The right to vote is essential to democracy. Puerto Rico must protect the body responsible for guaranteeing that exercise and seek its correct operation.
The Puerto Rico State Elections Commission (CEE, Spanish acronym) has to reform its structure and operations to adjust the budget and maximize the use of public funds. It is damaging to Puerto Rico that an agency with only three years in office spends more than $ 30 million annually in staff and contractors of the three registered parties when they are not necessary all the time.
The request for additional funds to hold special elections in November and primaries in June requires deep scrutiny on how the agency is managing its budget in order to ensure that it prioritizes the upcoming electoral processes.
A dialogue with the Oversight Board to document and implement budget adjustments is also urgent. Despite valid austerity measures, funds must be made available to hold elections and preserve the integrity of each vote.
The agency states it needs more than $ 25 million for next year´s pre-election processes, local and presidential primaries. It is also requesting $ 131,796 to hold special elections for two Senate seats and two mayors in two municipalities. It argues that these weren’t included in the $28 million budget authorized by the Board. They had originally requested a $ 53 million budget for this fiscal year.
The CEE requested four reallocations of funds and used one of them to pay for professional services and payroll, in addition to paying the company that sold the electronic voting system. Meanwhile, voting machines are still stored lacking maintenance due to debt and it is anticipated that they will not be used in the next elections because of economic reasons. Machines are necessary for processes such as primaries, as a transparency mechanism.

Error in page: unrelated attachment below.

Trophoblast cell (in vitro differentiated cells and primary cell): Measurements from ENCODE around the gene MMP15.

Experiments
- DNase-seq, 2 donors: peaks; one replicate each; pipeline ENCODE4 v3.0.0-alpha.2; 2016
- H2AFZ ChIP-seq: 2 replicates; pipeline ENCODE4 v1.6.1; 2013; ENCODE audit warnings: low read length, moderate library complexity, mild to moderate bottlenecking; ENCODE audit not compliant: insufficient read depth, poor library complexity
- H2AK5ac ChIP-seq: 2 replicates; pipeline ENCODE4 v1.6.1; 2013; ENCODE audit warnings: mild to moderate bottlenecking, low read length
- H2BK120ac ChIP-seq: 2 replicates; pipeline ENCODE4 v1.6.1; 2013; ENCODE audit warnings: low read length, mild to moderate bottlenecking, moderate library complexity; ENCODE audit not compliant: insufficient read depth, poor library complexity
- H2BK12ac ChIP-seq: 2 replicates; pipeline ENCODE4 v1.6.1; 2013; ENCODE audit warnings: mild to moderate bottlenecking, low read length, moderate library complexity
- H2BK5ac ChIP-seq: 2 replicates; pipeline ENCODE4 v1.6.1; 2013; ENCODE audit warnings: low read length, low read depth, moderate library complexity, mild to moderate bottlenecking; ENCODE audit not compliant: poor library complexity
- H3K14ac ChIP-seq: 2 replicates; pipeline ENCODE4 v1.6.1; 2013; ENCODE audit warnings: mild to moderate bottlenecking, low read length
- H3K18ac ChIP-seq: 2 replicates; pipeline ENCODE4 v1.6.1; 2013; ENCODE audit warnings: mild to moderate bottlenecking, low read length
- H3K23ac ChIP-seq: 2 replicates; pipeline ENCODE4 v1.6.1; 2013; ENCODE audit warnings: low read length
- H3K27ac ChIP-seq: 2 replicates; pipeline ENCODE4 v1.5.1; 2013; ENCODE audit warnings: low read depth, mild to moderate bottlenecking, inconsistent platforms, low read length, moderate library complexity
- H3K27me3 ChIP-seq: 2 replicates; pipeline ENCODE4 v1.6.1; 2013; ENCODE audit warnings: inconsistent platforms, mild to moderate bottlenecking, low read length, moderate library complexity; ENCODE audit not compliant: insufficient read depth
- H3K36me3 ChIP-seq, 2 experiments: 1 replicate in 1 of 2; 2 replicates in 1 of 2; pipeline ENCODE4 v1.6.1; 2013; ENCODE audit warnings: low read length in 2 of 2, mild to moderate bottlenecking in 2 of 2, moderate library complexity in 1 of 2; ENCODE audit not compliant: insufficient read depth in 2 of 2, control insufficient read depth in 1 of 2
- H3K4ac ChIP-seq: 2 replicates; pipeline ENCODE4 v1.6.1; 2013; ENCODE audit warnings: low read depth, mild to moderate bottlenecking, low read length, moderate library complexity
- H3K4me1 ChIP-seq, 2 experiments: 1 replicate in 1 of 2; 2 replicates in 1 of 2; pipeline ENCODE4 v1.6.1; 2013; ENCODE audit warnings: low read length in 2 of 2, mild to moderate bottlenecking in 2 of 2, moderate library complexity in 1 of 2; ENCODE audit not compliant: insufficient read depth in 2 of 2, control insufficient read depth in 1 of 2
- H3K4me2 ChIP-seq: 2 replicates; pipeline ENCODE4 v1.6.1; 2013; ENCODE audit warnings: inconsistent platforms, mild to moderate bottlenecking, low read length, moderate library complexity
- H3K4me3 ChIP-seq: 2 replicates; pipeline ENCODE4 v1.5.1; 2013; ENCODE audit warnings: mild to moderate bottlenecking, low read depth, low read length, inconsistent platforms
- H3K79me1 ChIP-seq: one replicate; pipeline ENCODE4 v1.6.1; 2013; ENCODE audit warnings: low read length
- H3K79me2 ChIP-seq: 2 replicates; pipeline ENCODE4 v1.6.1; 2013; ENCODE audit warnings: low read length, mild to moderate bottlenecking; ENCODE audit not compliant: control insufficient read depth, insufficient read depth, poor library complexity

CEE’s arguments show a clear administrative deficiency. As it happens with Puerto Rico, the agency seems to have a culture of requesting more funds without sticking to the new budgetary reality. This way, the agency appears as a creature of a political class that is indifferent to the bankruptcy and austerity measures demanded of the people. Instead of putting democratic processes at risk, every expense should be evaluated. In the short term, those funds the CEE lacks can be found, for example, by cutting unnecessary contracts in the legislature.
In the long term, Governor Wanda Vázquez has the opportunity to call the leadership of the three parties and other groups to seek consensus to reorganize and make the CEE more efficient. It should also be evaluated, for example, how unnecessary it is to have a Permanent Registration Board in each town when with less staff, -always with representation from each party-, registration processes can be carried out or voters’ problems solved without the need to pay locally and multiply the list of employees without duties. In the past, the CEE also facilitated access to potential voters, taking registration tables to high schools, which also encouraged the participation of young people.
Any changes to be agreed won´t be implemented until the next term in order to avoid disrupting this and next year´s electoral processes
This will not be the first time that the island´s parties reach an agreement to benefit our democracy. Electoral redistribution agreements have been reached on five occasions. But it is untenable for the CEE to continue draining funds in superfluous expenses, those funds should be used to efficiently and reliably protect our electoral system.
The electoral institution, an essential instrument of democracy, must prevail over the voracity of a deficient administrative system that has been supported by local political parties.